Children in China’s two most important cities went back to school Monday after more than three months at home, as coronavirus restrictions eased and governments around the world began charting a path out of the pandemic lockdown.
Europe’s four worst-affected countries all reported marked drops in their daily death tolls, offering hope that the outbreak may have peaked in some places — at least for now.
But leaders and experts remain divided on how quickly to revive shuttered economies while maintaining a delicate balance between freedom and safety.
Italy and New York laid out partial reopening plans, with France and Spain to follow suit this week, while tens of thousands of final-year students returned to school in Shanghai and Beijing after months of closures.
“I’m glad, it’s been too long since I’ve seen my classmates,” 18-year-old Hang Huan said in Shanghai. “I’ve missed them a lot.”
Students in Beijing must have their temperatures checked at school gates and show “green” health codes on an app that calculates a person’s infection risk, according to the education ministry.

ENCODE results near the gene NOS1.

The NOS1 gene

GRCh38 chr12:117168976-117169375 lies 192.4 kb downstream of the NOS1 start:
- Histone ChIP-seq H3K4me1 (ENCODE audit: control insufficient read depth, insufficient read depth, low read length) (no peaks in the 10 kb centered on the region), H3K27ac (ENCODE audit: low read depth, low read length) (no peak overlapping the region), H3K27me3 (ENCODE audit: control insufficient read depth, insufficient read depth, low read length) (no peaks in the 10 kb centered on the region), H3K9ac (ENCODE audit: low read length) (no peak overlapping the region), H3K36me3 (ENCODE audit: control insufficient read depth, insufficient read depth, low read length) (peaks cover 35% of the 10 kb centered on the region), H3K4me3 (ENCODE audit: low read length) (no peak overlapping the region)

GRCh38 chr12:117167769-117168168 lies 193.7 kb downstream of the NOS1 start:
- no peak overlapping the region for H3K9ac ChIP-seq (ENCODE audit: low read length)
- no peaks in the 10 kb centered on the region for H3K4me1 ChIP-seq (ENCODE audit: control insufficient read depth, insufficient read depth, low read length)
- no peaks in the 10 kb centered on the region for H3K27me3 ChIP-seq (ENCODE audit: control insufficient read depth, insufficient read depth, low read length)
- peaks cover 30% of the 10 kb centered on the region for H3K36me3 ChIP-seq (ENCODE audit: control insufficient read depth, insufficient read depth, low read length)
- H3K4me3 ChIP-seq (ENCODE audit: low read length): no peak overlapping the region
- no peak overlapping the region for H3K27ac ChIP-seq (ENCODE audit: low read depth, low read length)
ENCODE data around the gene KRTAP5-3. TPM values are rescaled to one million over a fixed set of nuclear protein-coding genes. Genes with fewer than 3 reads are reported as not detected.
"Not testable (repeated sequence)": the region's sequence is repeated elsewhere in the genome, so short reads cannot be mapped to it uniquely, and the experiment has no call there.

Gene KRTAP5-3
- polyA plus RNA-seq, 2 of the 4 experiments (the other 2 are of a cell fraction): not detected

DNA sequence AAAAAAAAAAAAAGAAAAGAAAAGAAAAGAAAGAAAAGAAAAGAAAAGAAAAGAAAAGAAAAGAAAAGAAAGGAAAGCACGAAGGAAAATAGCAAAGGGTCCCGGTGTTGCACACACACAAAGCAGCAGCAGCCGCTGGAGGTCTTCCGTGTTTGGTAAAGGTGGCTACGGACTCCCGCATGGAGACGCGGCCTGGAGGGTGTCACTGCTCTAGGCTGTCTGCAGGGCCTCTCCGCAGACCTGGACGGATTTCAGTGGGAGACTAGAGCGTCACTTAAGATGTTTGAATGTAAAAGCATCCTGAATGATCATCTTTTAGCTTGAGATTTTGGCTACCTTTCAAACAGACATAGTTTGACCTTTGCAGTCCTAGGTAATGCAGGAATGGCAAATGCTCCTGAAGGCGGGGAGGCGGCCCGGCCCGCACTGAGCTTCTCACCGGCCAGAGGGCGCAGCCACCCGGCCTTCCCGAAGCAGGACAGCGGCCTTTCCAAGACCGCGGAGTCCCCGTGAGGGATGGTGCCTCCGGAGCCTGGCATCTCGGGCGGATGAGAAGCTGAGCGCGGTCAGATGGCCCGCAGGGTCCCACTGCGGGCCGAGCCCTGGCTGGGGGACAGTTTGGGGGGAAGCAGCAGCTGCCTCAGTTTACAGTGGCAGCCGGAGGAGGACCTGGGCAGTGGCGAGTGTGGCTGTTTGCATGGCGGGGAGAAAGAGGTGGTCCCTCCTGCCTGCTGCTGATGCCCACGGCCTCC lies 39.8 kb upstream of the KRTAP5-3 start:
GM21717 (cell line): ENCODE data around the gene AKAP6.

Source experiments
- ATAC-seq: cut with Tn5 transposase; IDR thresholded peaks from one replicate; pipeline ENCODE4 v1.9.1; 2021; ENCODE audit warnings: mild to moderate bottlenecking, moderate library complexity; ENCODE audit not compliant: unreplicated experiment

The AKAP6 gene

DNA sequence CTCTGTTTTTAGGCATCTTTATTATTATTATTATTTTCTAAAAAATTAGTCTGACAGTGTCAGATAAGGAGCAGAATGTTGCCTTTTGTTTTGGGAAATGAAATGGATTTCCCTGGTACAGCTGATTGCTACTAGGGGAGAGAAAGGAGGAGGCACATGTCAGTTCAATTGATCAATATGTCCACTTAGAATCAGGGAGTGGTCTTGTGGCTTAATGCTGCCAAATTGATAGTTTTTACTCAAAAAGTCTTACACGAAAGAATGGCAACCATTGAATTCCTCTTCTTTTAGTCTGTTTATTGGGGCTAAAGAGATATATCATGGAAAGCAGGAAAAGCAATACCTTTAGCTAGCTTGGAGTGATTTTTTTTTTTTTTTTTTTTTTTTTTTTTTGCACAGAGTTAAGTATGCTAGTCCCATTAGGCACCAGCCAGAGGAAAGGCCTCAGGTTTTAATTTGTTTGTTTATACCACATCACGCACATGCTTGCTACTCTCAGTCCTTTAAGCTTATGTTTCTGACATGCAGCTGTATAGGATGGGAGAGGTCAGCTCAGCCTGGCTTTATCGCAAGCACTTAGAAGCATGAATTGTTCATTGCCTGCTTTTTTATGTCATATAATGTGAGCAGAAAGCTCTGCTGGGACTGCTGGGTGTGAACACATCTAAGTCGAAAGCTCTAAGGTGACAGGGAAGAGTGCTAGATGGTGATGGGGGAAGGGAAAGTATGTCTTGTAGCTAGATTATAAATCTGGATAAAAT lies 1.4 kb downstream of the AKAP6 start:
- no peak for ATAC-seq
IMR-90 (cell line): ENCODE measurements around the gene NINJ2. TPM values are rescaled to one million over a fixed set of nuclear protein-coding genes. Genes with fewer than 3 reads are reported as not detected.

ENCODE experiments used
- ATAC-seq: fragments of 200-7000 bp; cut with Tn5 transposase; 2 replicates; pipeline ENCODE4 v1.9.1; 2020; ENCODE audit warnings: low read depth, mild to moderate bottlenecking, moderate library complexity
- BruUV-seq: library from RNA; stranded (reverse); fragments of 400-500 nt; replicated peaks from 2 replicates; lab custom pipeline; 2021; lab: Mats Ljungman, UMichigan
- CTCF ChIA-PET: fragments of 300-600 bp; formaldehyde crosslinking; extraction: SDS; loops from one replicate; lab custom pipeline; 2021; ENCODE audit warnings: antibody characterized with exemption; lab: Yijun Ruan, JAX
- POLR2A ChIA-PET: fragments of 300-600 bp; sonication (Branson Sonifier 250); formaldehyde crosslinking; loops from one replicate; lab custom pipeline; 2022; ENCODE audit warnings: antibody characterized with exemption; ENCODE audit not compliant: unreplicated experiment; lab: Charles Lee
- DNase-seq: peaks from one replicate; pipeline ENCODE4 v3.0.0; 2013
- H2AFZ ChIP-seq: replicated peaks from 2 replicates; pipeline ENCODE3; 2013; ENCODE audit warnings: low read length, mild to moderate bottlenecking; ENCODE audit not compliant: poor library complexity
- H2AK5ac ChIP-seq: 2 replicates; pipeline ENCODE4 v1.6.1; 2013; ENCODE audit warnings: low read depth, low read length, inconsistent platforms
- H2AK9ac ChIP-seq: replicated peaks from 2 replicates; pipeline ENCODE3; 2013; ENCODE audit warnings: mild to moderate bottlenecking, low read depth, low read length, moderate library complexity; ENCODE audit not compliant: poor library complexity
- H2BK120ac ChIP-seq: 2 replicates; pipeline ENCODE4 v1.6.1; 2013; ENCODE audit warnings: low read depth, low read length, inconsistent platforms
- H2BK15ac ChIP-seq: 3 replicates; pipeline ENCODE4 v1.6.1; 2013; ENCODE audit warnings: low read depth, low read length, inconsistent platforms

Norway, which says it has the new coronavirus epidemic under control, reopened primary schools to the youngest students on Monday, in another step toward a gradual normalisation, though some parents expressed concern.
One week after nursery schools, pupils aged six to 10 started returning to their school desks after six weeks of remote learning from home in the Nordic country.
Classes were however reduced to a maximum of 15 students.
Norway has progressively begun lifting restrictions imposed on March 12 to combat the spread of the novel coronavirus.
Hair salons and dermatologists were also authorised to resume business.
Many measures remain in place, such as bans on sporting and cultural events, as well as social distancing and hygiene recommendations.
“We should not let down our guard, we have to work hard to keep the spread under control,” Prime Minister Erna Solberg said on Friday.
“If we’re not careful, this could have serious consequences for others. In the worst of cases, we’ll have to tighten restrictions again. We’ll have to make sure to avoid that.”